On reflection that makes good sense, because most of the folks enrolled in the program don't have academic backgrounds. Instead, they come from the ranks of administrators who carry out support functions at colleges and universities -- of some 37 participants currently listed as being in the program, only six work in academic administration.
And speaking of that $14,333 per semester, those of you who are quick with a calculator will note that at that rate it takes about six semesters, not four, to reach the $87,000 level. It's not clear how that squares with the notion that it only takes two years to obtain the degree. But, perhaps the two-year number is a bit of puffery. Perhaps, its two years of conference calls, and weekends in Philly, and another year to write up the dissertation.
Clearly, this program is right in line with the current trend in higher education. More and more frequently college and university presidents are chosen for their presumed "managerial skills" rather than for their academic achievements. Many have compiled decent records in administrative posts that clearly are important for the operation of colleges and universities. These include areas such as student services, enrollment management, advancement, financial management, and general administrative services. Few would deny that these functions are important to the successful operation of a college or university campus; but, most of the people who occupy positions in these areas have no extensive teaching or research experience.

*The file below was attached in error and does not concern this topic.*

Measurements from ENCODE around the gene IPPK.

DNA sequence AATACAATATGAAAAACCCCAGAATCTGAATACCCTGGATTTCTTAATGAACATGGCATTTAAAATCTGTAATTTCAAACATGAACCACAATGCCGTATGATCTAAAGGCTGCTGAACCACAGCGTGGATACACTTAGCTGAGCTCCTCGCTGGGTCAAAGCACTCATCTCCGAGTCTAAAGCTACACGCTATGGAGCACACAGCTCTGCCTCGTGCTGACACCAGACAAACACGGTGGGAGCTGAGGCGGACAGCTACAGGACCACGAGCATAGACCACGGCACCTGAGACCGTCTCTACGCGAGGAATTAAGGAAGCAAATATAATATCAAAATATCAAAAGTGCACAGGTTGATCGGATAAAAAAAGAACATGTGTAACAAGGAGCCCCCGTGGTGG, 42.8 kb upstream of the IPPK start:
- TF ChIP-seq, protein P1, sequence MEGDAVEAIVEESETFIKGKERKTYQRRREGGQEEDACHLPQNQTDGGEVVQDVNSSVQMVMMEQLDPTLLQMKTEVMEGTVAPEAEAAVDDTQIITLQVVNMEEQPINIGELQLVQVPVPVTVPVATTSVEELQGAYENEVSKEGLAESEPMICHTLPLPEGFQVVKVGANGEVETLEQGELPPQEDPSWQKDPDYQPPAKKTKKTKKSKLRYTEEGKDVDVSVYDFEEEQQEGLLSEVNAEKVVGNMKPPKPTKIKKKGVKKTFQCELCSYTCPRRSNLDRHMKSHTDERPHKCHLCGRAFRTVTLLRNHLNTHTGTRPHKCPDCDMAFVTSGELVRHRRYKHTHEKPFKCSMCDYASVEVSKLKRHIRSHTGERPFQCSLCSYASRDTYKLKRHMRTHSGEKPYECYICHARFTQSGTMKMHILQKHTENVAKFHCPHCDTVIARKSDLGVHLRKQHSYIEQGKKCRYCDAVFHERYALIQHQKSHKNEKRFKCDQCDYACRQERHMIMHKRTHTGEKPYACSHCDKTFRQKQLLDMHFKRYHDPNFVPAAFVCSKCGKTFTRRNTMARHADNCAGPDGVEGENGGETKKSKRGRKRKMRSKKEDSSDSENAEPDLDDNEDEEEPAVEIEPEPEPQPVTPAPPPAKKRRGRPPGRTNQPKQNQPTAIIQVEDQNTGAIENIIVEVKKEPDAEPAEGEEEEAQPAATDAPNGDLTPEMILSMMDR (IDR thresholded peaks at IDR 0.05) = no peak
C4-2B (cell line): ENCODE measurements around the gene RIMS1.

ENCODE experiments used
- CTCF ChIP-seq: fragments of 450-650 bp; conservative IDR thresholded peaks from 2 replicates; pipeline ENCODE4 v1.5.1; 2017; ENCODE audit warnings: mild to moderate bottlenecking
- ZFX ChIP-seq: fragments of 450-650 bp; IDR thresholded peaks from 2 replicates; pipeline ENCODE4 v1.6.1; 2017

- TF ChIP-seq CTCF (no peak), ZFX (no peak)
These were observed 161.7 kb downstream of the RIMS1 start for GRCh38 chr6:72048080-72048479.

That brings us to our lead for this commentary. The current president of the University of Pennsylvania is Judith Rodin. Dr. Rodin has had her share of critics, but nevertheless, she generally is considered to be one of the top university presidents in the country. She didn't get there by taking a quickie Ed.D. degree in "higher education. Instead, she followed the traditional route. She earned degrees through the Ph.D. in a serious academic discipline (psychology), she gained tenure in an academic department (Yale's psychology department), and she established a reputation for respectable scholarship before she began to climb the administrative ladder at Yale. Clearly, this combination of academic and administrative experience was what the trustees at Penn were looking for when they hired her to be Penn's president.
Given Penn's own standards for the choice of presidents, one has to wonder if the "Executive Doctorate" program received much scrutiny by President Rodin prior to its approval.
© 2003 Dr. Mark H. Shapiro - All rights reserved.